If recent electoral breakthroughs on both the Pacific and Atlantic coasts are any indication, a Green wave may be growing as the country heads towards the fall election.
Both the surge to Official Opposition status in Prince Edward Island and the sweeping of Vancouver Island’s Nanaimo-Ladysmith riding out from under the NDP’s feet appear to have come as the Greens drew voters from other parties on the left of the political spectrum.
But Elizabeth May, the federal Green Party leader, says while she’s sure her party will continue gathering voters from more traditional parties, it’s those who don’t vote at all that she is most focused on attracting to the ballot boxes come October.
“To be honest, the ones I most want to attract are the ones so disgusted by politics that they don’t vote at all,” she said in an interview with the West Block’s Mercedes Stephenson.
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Last Monday, the Greens made victory when Paul Manly secured a strong win in the byelection fight for Nanaimo-Ladysmith, giving the party its second-ever elected seat in the House of Commons.
The NDP won that seat handily in 2015 but only finished third in last week’s race, with the Liberals limping in fourth place.
That loss marked the second time the party, under Leader Jagmeet Singh, has lost an incumbent seat after the party lost Montreal’s Outremont riding to the Liberals earlier this year.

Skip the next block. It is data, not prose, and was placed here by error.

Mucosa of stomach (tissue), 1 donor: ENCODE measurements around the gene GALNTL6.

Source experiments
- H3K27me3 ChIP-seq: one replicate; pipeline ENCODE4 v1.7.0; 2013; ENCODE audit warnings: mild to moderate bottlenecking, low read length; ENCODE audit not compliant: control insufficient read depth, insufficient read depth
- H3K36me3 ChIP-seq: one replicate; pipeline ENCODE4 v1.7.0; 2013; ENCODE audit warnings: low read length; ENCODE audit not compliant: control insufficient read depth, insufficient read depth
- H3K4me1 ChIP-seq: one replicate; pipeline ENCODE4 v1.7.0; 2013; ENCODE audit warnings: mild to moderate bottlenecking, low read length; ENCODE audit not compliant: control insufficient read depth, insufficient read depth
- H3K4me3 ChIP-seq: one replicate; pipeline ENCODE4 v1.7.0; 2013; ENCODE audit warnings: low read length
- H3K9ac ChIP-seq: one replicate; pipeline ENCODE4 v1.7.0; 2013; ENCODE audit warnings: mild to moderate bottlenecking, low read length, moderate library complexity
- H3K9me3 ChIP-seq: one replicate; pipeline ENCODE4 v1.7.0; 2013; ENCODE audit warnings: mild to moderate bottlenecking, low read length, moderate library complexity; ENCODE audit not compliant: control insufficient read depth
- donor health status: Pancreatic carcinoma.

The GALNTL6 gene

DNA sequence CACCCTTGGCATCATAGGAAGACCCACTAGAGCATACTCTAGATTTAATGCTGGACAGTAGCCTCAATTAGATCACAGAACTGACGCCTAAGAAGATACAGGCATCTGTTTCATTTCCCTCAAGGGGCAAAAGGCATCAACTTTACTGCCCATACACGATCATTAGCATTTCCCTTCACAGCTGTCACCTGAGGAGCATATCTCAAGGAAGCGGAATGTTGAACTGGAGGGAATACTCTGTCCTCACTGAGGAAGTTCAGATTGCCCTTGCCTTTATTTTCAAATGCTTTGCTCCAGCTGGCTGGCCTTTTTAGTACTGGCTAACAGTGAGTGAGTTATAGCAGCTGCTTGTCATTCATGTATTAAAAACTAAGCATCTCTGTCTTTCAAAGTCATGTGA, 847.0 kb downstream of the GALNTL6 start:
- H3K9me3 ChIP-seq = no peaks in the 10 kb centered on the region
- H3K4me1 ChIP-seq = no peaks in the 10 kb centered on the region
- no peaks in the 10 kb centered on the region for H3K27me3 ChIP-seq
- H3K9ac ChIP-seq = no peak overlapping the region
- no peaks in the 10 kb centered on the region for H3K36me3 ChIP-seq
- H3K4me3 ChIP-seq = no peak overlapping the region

The Green victory also came on the heels of a historic finish in the PEI provincial elections last month.
Voters dumped the incumbent Liberals for a Progressive Conservative minority with the Greens as opposition, a finish that saw the latter’s wave crest on the backs of the floundering provincial Grits.
In all, there are now 17 Greens elected as both provincial and federal representatives — and May says she expects that number will grow.
“The more that Greens are elected, the more that Greens will be elected,” she predicted.
“As voters get exposed to us and what we do when we get elected … I think what they realize over and over again is that the most sensible answers to tough questions are coming from Green people.”
Whether the party can pull not only votes but ousted members from the Liberals is also a subject of speculation right now.
Jody Wilson-Raybould, the former attorney general who sounded the alarm over alleged attempted political interference by Trudeau and his staff in the SNC-Lavalin scandal, has yet to declare whether she will run for another party in the election.
Prime Minister Justin Trudeau kicked her out of caucus after raising those concerns publicly.
Since then, Wilson-Raybould has said she’s spoken with May about the possibility of running for the party but that no decision has been made.
But her attendance at May’s wedding at the end of April revived those questions, as did a tweet she posted last week congratulating Manley for his victory.
May said she isn’t offering anything to try to lure either Wilson-Raybould or former Treasury Board president Jane Philpott, who Trudeau also kicked out of caucus after she demanded answers on the allegations of attempted political interference.
“We haven’t offered anything like in terms of a perk,” she said.
“Joining the Green Party is hard work and all I can offer them is the chance to stand on their own two feet and I will never tell them what to do.”